Hope Philodendron grows best in a rich, slightly alkaline soil. It should also be well-draining to prevent overwatering. They can grow in a 100% sphagnum peat moss or in a 1:1 peat-vermiculite or peat-perlite mix.
Do Hope Philodendrons Need Fertilizer?
Hope philodendrons are moderate feeders and do not require a lot of fertilizer but inadequate fertilizer can cause the leaves to turn yellow.
On the other hand, too much fertilizer can cause salt build up in the soil and cause the leaf tips to burn. Feed them from spring to fall with a high nitrogen foliage plant fertilizer to keep the leaves green and healthy. In winter, feed them once every 6 weeks (1).
Do Hope Philodendrons need Pruning?
Although they can shed dead, older leaves on their own, hope philodendrons can benefit once in a while from pruning. Pruning can help in giving your hope philodendron plant a bushy appearance. Older philodendrons also develop a ‘trunk’ and pruning the lower leaves can give it a tree-like appearance.
Keep in mind to wear gloves when pruning your hope philodendron to prevent skin contact with the irritating sap.
Common Pests and Diseases of Hope Philodendron
Similar to other types of Philodendron, Hope philodendrons are susceptible to aphid and mealybug infestation. These pests can cause rumpled new growth, yellow spots, and a cottony white residue on the leaves and stems. They can be rid of by rinsing or picking off with tweezers or cotton swabs dipped in alcohol. Spraying with insecticidal soap can also help with these pests. (1).
Bacterial blight and root rot can also infect hope philodendrons. Bacterial blight causes dark green spots on the leaves that eventually rot and die.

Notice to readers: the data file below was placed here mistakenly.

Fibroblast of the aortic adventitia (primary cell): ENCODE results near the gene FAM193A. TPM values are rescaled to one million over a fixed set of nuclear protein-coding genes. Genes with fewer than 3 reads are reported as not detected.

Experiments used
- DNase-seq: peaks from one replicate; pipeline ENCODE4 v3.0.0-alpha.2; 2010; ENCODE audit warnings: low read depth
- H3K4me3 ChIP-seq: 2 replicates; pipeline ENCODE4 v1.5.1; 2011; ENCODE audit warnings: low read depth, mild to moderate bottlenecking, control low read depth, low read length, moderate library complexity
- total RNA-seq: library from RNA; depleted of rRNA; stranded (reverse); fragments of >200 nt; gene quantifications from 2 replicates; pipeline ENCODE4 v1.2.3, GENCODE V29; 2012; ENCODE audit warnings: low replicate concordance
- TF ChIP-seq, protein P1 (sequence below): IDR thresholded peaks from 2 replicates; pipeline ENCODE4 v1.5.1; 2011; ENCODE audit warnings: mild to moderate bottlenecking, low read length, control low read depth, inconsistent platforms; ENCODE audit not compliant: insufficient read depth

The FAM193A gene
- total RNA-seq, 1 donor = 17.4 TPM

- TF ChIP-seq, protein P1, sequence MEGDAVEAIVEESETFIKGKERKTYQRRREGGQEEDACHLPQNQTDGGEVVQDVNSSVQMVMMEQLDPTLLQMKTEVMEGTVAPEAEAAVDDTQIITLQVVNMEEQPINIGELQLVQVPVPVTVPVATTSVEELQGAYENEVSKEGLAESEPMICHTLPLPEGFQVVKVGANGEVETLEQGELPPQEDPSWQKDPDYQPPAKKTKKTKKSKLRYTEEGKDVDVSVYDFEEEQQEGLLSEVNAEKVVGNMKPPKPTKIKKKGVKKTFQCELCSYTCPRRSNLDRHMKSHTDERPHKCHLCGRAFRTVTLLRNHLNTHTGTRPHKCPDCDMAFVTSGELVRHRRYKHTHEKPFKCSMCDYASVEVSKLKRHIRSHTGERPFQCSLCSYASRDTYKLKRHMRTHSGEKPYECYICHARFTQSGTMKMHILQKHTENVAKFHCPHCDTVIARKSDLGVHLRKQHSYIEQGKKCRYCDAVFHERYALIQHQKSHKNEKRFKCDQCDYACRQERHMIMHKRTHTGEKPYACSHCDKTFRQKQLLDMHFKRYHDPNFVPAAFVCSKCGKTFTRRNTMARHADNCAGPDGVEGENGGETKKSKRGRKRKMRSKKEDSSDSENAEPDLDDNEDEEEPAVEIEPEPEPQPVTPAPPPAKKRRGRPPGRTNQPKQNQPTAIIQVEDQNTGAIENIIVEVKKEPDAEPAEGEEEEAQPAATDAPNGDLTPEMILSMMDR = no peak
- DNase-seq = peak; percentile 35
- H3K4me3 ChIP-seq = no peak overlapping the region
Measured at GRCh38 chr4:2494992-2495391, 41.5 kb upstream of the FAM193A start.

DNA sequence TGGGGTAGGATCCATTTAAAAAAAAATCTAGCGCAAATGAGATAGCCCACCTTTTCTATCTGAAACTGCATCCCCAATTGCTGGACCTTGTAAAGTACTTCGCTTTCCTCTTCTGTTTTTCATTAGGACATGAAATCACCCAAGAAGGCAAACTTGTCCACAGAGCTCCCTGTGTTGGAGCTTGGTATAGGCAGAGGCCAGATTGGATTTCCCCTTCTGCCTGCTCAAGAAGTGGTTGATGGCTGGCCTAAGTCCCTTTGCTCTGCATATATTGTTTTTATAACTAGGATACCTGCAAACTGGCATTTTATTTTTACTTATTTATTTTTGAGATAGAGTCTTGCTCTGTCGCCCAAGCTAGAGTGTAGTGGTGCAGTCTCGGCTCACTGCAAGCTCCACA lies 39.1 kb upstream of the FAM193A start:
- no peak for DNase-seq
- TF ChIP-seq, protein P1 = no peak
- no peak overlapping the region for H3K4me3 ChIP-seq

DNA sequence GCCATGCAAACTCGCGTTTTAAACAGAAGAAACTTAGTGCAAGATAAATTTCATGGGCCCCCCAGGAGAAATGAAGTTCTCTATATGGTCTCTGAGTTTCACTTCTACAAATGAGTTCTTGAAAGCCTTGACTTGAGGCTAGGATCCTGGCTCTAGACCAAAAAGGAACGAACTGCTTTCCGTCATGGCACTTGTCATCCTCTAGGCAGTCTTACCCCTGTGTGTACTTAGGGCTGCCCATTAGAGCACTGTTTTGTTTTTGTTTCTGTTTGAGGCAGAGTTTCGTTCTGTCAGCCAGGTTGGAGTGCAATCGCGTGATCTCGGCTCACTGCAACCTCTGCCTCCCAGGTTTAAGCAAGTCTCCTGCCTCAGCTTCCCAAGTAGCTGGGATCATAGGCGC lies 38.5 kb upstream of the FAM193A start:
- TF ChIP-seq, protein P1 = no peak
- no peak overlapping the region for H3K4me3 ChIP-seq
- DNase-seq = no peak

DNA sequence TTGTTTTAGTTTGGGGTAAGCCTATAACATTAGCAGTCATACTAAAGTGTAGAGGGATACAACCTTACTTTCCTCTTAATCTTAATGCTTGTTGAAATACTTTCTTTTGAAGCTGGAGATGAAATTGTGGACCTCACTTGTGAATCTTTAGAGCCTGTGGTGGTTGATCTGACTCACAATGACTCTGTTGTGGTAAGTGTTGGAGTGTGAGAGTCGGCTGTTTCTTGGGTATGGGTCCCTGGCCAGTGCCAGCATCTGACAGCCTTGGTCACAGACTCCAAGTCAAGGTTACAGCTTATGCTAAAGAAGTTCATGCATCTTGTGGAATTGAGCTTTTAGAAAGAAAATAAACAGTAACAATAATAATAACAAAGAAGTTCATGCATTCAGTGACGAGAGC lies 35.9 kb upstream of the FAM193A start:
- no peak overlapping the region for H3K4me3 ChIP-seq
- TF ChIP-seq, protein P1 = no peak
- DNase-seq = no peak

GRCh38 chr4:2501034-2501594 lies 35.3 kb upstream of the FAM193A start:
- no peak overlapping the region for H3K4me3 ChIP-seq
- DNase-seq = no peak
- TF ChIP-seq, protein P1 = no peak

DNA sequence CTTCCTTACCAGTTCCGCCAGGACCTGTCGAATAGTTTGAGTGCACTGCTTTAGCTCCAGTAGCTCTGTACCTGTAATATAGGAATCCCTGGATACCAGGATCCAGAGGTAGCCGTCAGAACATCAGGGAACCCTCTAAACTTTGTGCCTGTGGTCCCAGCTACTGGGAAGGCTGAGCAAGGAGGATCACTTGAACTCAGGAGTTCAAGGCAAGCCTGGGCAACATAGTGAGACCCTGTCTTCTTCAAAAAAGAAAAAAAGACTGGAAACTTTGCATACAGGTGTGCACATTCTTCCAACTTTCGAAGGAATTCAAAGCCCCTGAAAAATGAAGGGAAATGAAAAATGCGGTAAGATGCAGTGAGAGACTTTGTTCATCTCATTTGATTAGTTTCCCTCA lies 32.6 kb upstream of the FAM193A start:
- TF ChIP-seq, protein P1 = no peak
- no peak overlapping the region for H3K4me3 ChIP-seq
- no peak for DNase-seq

To prevent bacterial blight infection, keep the leaves dry and avoid overhead watering. Remove infected leaves to prevent spreading of the infection (5). Prevent root rot by avoiding overwatering of the plant.
Washing the leaves of your Hope Philodendron once a month with mild soap and water will help give it a foliage wax-free shine. Make sure to not get soapy water on the potting soil.
How to Propagate Hope Philodendron
Hope Philodendron can be propagated by seed, stem tip cuttings, or through basal offshoots. For stem tip cuttings, cut a portion of the stem tip with at least two intact leaf nodes. This is important as this will be where the roots will grow. You can root the stem cutting in water or directly into soil (4, 5). For basal offshoot propagation, simply separate the offshoot from the mother plant and plant in a separate pot.
If you love growing tree philodendron, you’d also want to own a Monstera deliciosa plant as their foliage looks very similar.
For a more detailed guide, check this how to care for philodendron article.
(1) Pleasant B. “The Complete Houseplant Survival Manual: Essential Gardening Know-how for Keeping (Not Killing!) More Than 160 Indoor Plants”. Storey Publishing. 2012. PP 230-231
(2)Philodendron selloum K.Koch. The Plant List Version 1.1. 2013. (online)
(3) Wilkinson S. “Philodendrons in Bloom” Lewis Ginter Botanical Garden. 2016. (online)
(4) Nelson L.S., Balick M.J. “Handbook of Poisonous and Injurious Plants”. Springer Nature. 2020. P 231.
(5) DelPrince J.M. “Interior Plantscaping: Principles and Practices”. Cengage Learning. 2013. PP287-290.